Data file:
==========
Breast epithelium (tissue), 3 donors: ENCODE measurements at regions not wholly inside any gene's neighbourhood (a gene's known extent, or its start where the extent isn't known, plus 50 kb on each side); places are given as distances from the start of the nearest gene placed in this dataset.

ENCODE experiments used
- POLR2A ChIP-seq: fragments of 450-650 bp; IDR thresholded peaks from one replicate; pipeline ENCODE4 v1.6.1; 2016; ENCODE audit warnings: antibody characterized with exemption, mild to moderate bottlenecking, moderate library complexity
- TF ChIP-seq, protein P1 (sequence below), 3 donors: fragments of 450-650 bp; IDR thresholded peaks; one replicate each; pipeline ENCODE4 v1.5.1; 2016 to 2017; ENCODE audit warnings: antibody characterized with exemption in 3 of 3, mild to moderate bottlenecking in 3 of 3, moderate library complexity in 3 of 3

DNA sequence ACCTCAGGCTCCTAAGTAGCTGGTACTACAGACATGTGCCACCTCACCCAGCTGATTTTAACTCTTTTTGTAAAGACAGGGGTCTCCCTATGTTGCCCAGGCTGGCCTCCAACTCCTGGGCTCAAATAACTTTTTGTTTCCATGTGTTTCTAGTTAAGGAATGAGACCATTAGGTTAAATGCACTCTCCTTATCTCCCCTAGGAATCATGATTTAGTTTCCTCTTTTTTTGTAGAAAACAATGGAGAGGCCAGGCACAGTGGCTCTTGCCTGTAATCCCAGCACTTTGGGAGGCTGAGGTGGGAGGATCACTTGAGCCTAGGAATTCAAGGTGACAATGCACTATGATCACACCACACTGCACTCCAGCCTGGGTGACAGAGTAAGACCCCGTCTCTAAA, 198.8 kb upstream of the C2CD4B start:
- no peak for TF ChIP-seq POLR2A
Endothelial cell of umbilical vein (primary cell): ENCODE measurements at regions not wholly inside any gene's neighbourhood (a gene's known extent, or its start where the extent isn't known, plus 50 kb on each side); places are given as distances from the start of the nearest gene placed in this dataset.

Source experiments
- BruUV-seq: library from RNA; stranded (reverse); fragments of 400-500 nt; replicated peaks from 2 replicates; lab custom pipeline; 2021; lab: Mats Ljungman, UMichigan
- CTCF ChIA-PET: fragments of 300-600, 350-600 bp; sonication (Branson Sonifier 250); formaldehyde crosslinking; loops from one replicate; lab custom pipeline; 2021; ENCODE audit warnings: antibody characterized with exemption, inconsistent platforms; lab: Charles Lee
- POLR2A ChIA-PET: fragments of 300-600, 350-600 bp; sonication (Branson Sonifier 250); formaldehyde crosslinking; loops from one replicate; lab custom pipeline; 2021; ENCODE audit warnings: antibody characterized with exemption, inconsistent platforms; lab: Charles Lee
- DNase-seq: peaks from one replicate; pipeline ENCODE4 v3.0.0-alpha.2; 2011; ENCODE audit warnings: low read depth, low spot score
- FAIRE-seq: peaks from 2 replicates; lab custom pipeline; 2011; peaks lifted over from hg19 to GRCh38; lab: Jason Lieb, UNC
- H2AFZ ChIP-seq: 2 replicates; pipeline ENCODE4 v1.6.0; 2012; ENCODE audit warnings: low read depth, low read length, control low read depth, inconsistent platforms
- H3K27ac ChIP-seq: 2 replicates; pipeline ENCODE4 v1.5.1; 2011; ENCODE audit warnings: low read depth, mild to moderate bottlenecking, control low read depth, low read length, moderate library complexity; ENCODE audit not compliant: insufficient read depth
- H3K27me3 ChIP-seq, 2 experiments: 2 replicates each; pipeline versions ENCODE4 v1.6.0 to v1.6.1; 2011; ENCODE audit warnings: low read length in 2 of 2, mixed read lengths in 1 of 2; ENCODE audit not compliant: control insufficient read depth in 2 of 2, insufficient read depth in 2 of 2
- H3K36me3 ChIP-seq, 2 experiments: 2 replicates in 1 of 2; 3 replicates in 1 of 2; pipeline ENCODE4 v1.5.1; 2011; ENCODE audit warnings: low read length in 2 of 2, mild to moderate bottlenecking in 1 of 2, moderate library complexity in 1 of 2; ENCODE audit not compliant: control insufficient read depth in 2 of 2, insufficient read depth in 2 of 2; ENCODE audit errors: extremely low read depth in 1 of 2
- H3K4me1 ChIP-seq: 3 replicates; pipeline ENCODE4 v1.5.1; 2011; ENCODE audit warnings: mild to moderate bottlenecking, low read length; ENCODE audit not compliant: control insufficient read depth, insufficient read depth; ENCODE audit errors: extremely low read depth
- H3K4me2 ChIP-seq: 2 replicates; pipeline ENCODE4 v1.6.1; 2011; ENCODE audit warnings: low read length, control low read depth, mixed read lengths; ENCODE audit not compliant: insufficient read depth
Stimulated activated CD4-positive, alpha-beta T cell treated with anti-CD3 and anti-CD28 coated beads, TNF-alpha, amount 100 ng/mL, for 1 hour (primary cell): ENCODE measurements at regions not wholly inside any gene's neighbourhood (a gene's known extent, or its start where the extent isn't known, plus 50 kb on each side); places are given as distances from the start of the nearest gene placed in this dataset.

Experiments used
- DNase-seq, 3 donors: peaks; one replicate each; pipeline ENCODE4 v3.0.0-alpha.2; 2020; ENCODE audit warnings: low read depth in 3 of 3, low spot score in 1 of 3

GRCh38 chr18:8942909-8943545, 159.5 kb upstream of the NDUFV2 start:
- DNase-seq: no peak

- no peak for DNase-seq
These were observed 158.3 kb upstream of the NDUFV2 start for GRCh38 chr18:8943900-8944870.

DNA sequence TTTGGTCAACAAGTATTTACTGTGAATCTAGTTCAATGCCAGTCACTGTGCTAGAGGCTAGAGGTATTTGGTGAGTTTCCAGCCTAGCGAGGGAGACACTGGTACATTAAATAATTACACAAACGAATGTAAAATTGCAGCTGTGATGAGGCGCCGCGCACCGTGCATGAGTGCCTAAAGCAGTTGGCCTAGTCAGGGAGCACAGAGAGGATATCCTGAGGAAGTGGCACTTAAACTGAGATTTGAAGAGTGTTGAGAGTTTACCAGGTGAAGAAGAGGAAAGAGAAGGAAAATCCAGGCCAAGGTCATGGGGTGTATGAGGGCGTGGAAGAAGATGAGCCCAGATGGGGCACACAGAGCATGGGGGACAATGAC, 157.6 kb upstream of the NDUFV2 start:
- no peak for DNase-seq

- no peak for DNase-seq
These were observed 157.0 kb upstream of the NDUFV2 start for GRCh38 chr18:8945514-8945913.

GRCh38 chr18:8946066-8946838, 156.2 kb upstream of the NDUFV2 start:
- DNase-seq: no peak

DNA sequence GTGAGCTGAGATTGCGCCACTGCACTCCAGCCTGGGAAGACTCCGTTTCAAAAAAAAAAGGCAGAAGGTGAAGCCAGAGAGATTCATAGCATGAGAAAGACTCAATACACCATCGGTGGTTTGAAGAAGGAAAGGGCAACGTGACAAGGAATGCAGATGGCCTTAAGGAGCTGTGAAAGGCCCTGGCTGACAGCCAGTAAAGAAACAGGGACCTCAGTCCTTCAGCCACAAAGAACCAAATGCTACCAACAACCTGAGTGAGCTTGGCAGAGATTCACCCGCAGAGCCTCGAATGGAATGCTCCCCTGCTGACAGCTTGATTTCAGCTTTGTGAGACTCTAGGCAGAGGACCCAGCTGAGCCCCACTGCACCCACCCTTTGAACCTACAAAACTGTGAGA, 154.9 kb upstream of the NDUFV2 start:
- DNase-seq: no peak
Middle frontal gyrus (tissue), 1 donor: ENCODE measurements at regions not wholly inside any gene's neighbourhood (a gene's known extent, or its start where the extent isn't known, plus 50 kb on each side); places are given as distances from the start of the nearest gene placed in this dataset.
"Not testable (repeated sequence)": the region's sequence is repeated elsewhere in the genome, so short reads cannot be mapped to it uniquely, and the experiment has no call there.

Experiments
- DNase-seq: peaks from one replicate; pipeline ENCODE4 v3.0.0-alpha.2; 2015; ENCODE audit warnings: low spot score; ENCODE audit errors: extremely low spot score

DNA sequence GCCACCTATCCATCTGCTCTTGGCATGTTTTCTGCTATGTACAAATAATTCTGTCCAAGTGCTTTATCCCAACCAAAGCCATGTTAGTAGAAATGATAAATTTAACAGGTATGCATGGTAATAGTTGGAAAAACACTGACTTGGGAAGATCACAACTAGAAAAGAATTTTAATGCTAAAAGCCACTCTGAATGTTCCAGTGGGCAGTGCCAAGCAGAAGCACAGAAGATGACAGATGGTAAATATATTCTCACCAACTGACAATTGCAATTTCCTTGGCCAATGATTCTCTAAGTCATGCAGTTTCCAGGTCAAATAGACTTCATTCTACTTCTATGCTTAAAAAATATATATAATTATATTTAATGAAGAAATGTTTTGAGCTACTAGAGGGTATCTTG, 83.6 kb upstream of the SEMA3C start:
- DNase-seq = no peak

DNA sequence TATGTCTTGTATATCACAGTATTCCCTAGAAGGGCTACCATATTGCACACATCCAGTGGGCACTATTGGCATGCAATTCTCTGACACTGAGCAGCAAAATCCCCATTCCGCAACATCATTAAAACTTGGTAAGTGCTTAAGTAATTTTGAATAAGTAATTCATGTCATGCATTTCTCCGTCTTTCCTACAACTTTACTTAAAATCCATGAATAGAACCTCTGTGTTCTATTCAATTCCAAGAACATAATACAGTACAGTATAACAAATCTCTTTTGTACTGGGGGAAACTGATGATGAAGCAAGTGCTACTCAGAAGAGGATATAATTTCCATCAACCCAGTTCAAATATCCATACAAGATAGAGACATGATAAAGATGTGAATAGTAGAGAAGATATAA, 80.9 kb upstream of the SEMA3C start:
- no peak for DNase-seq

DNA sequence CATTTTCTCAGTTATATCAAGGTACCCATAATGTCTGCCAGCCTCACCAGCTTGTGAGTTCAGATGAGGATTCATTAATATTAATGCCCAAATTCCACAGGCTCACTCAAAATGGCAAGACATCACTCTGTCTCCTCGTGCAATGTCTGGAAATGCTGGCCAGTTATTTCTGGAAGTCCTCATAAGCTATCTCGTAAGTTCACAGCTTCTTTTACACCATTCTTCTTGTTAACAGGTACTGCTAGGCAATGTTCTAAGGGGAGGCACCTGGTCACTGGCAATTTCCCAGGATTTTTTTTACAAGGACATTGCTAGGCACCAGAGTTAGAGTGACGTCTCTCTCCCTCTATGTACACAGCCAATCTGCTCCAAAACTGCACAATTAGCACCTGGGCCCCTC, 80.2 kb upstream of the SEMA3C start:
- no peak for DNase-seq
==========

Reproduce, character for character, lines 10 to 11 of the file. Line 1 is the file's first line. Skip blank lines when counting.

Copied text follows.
- CTCF ChIA-PET: fragments of 300-600, 350-600 bp; sonication (Branson Sonifier 250); formaldehyde crosslinking; loops from one replicate; lab custom pipeline; 2021; ENCODE audit warnings: antibody characterized with exemption, inconsistent platforms; lab: Charles Lee
- POLR2A ChIA-PET: fragments of 300-600, 350-600 bp; sonication (Branson Sonifier 250); formaldehyde crosslinking; loops from one replicate; lab custom pipeline; 2021; ENCODE audit warnings: antibody characterized with exemption, inconsistent platforms; lab: Charles Lee